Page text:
Hemochromatosis is a disorder in which the body absorbs too much iron and it starts to collect in organs, such as the liver and heart. Normally, a person absorbs about ten percent of the iron in the foods they eat. With hemochromatosis, the body absorbs up to thirty percent, leading to excessive iron in the body.
There are two types of hemochromatosis: primary and secondary. Primary hemochromatosis is the most common genetic disorder in the United States, affecting about one in every two-hundred to three-hundred Americans. In fact, one out of every eight to twelve people carries one abnormal gene for hemochromatosis.
Secondary (or acquired) hemochromatosis occurs when people require multiple blood transfusions due to other diseases, such as anemia or thalassemia. Secondary hemochromatosis may also occur in those with chronic alcoholism.
People with hemochromatosis may have joint and abdominal pain, loss of energy and/or sexual desire, loss of body hair or darkening of the skin (called bronzing). If the disease is severe enough, the iron starts to collect in the liver and heart and can cause cirrhosis and heart failure. It can affect the pancreas and cause problems with blood sugars.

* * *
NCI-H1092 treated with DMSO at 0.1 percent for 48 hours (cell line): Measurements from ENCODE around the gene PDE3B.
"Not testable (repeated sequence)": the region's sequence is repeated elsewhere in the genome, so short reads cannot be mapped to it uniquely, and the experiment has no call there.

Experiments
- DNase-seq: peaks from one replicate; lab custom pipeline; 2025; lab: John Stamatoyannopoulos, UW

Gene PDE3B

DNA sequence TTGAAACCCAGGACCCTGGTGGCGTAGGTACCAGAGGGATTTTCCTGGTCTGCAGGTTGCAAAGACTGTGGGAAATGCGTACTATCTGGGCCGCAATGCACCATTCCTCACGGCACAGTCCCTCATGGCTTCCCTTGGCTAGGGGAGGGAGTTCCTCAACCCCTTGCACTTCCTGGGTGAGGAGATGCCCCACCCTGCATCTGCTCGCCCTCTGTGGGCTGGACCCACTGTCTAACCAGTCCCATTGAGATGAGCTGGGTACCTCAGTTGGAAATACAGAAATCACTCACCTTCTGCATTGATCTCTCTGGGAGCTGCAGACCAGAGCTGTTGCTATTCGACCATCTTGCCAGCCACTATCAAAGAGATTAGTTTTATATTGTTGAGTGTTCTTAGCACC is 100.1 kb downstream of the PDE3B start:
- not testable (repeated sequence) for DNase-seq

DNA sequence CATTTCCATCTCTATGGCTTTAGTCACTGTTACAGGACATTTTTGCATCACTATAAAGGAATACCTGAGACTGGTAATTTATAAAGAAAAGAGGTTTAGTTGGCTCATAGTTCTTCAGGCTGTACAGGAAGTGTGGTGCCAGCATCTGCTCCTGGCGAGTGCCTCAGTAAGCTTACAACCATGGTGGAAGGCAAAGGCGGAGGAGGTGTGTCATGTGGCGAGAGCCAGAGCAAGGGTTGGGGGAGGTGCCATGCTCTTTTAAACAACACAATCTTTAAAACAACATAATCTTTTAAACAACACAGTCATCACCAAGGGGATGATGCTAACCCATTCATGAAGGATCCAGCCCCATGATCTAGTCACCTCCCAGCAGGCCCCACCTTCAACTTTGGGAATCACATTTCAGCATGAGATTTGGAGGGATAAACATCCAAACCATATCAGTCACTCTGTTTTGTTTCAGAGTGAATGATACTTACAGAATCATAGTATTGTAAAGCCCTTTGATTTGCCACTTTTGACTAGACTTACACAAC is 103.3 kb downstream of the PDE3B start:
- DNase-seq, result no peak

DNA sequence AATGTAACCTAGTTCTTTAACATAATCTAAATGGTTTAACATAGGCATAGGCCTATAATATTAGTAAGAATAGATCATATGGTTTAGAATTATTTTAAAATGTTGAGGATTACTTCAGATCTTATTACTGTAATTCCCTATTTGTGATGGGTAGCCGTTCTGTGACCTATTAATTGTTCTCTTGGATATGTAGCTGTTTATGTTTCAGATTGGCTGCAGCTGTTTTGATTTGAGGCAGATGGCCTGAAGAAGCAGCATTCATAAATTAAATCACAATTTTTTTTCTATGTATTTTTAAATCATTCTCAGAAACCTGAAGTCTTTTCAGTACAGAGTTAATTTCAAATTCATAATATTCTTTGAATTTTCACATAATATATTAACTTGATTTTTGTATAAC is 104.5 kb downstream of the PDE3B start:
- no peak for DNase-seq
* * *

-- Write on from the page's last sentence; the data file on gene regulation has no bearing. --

Diagnosis and Treatment
If you or one of your family members has symptoms of hemochromatosis, or if one of your family members has been diagnosed with this condition, you should make an appointment with your primary care physicians as well as with a hepatologist.
Diagnosis for hemochromatosis can be usually made with blood tests, but a liver biopsy can be useful in assessing any liver damage. If there is a concern about heart involvement, an electrocardiogram (EKG) can detect electrical conduction problems or an echocardiogram can determine the overall function of the heart. Since hemochromatosis is a genetic disorder, blood tests can also be used to confirm the diagnosis and used to test other family members.
New York Methodist Hospital provides a comprehensive approach to managing this condition. Treatment involves eliminating the excess iron in the body, which is usually accomplished through phlebotomy, in which a portion of the blood is removed from the body each week, until iron levels have improved. It is also important to know that there are special low-iron diets for people with hemochromatosis. Alcohol should be avoided since it can accelerate liver damage. Iron pills, or multivitamins with iron should also be avoided, as should breakfast cereals fortified with iron.
Find a physician specializing in the treatment of liver diseases here.
To contact the Division of Gastroenterology, call 718.780.3851.